Big Business Converts to Color-Reduced Printing
Could this be the end of full color printing as we know it?
Unilever – a company that prints so many labels and so much packaging that it would make your head explode to take it all in – is in the process of making a major change to the way they print.
Using Project Rainbow – no, not the secret government project, a color harmonization program – the company plans to reduce the number of colors it uses on packaging and labels from over 100 to just six.
For a company that prints as much as Unilever, this move is going to be a major money saver. And it might just be a green printing solution as well. After all, less ink means less waste, and reducing consumption is always good for the environment.
We haven't seen any of the six-color labels hit the shelves yet, and the jury's still out on how consumers are going to react, but so far, I hear, insiders are impressed by the results.
Right now, this color reduction scheme is only benefiting giants like Unilever that print on a massive scale, but I wonder if this is a sign of things to come.
Will we someday see color reduction happening in everything from labels to desktop printing? Could an economic shift coupled with environmental constraints eventually return us to an age of black and white? Is it possible that full color printing could be a short-lived luxury, as some speculate air travel and imported food will be?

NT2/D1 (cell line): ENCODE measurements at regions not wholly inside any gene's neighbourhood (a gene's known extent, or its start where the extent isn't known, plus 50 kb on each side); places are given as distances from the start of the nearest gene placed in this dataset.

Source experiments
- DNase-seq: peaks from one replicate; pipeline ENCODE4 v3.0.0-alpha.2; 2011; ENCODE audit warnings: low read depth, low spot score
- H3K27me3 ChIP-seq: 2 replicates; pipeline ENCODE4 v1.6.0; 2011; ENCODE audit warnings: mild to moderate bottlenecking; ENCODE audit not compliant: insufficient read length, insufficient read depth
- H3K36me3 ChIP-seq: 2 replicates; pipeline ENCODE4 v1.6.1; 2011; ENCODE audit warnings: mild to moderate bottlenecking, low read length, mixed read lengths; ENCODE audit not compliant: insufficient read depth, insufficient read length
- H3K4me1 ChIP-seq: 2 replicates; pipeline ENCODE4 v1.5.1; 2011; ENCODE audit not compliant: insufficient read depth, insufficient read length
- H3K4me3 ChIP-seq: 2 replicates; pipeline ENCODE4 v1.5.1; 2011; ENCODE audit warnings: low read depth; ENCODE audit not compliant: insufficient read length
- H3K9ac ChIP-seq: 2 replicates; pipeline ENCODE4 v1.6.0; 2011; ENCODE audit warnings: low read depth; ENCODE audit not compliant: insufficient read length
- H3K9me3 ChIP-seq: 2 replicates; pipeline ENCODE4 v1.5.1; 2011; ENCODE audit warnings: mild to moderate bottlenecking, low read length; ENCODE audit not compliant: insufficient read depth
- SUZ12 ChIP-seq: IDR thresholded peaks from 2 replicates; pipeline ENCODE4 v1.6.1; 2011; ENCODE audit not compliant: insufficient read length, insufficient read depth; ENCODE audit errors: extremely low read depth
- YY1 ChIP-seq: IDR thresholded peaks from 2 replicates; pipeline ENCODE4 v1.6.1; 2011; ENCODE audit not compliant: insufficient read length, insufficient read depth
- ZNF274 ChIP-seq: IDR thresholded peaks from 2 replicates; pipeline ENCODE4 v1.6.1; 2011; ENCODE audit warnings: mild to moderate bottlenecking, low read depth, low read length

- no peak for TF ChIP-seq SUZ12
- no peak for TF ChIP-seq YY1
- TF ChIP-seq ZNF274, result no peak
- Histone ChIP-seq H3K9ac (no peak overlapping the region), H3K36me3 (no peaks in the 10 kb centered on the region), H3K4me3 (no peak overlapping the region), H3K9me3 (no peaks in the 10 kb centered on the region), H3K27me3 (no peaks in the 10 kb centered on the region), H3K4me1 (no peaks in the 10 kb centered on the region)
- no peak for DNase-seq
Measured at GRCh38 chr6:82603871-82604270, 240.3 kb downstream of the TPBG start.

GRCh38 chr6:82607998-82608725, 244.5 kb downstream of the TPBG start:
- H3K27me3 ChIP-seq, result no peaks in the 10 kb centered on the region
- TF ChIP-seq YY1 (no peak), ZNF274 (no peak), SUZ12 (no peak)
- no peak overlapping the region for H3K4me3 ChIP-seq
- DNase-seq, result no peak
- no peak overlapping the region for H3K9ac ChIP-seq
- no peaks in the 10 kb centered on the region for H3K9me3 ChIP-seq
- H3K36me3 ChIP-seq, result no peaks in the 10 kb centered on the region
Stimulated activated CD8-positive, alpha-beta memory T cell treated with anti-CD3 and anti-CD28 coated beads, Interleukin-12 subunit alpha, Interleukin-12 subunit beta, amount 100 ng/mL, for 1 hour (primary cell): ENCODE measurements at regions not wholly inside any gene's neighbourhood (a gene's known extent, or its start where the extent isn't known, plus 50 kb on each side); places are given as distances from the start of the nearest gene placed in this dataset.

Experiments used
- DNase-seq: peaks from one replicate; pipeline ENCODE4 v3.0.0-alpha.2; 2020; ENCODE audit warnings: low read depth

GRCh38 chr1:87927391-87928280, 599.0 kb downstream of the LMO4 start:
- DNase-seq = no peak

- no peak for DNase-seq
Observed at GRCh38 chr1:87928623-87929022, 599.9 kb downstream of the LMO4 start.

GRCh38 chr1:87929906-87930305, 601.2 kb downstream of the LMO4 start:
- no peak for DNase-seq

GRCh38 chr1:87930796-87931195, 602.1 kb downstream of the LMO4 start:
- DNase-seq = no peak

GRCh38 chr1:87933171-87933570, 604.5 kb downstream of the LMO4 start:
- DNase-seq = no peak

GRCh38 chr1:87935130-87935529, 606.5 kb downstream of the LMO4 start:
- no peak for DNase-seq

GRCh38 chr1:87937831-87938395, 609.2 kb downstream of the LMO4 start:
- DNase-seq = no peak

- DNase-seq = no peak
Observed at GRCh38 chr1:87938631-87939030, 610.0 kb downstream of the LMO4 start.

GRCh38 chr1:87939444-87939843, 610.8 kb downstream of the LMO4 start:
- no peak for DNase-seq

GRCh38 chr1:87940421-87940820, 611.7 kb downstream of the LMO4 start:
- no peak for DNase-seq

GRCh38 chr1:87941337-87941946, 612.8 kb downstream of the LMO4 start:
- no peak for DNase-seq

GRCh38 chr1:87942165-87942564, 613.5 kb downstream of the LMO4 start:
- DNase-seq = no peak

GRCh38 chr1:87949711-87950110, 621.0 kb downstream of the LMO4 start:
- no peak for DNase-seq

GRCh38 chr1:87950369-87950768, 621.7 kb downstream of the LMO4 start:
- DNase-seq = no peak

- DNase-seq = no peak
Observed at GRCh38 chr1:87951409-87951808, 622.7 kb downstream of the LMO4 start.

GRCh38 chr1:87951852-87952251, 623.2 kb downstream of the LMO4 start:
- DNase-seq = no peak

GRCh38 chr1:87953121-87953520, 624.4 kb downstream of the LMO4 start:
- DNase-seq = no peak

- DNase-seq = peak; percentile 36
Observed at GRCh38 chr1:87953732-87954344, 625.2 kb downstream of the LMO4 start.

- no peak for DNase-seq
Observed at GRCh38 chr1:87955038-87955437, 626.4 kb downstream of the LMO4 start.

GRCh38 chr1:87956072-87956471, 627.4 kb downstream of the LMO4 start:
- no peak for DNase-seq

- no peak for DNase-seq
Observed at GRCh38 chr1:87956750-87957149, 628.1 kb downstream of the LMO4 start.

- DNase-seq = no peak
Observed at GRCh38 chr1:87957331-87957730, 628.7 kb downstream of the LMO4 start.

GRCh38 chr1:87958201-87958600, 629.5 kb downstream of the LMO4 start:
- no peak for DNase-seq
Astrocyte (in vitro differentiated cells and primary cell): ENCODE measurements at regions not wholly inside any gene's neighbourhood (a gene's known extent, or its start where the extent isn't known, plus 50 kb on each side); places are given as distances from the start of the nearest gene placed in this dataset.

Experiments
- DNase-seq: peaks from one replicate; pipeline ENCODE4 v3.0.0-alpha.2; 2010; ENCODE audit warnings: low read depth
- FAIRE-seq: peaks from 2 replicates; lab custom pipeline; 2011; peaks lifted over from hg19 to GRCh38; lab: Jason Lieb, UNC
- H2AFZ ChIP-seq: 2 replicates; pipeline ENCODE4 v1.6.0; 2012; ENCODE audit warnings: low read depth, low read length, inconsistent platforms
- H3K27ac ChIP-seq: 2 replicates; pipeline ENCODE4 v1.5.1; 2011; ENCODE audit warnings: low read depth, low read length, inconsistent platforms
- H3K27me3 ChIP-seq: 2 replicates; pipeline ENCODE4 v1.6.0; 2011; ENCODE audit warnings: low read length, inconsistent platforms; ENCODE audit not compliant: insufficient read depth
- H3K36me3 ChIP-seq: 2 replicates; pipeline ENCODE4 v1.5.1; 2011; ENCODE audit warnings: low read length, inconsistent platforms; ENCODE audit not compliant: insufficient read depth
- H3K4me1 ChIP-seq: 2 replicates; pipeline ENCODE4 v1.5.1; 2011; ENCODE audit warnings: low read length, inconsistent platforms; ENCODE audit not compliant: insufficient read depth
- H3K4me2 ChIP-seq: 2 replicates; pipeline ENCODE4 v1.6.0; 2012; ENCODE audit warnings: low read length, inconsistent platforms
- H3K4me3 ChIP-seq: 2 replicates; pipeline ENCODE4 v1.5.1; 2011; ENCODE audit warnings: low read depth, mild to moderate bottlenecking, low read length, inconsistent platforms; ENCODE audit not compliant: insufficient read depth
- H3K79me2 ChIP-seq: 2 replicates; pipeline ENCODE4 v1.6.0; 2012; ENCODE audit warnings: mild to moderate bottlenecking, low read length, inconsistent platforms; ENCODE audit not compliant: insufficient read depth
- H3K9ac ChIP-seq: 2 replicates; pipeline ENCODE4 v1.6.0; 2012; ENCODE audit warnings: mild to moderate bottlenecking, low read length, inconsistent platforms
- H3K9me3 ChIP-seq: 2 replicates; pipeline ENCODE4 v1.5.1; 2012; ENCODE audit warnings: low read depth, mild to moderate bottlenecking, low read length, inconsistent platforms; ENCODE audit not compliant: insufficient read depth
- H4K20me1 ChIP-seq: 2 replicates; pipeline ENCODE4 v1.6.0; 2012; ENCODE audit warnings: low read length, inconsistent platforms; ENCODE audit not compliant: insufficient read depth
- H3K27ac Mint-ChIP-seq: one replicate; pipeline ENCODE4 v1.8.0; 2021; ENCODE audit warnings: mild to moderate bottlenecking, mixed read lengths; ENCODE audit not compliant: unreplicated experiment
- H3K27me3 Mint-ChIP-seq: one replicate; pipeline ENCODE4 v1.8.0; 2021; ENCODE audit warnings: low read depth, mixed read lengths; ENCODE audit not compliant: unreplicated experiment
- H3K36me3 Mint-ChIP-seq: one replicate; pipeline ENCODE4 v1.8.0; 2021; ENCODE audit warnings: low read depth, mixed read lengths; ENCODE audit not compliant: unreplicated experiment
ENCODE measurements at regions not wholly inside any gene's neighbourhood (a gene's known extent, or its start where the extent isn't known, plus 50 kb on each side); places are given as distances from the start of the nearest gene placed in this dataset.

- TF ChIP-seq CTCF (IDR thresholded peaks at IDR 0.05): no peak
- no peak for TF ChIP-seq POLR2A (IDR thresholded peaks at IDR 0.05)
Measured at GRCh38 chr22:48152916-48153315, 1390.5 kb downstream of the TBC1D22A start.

I'm no printing conspiracy theorist, but it's interesting to imagine a future where we've slowly phased out color, going from full color printing, to six color, to four, to two (minimalist designers rejoice), and finally to black and white.
Now full color printing is just a memory, Hotcards is 'the lowest cost black and white printer in the nation,' and scraps of full color print, not yet decayed by time, are valuable relics, perhaps even used as currency, with the wealthiest among us hoarding piles of old brochures, posters, and banners from a forgotten golden age…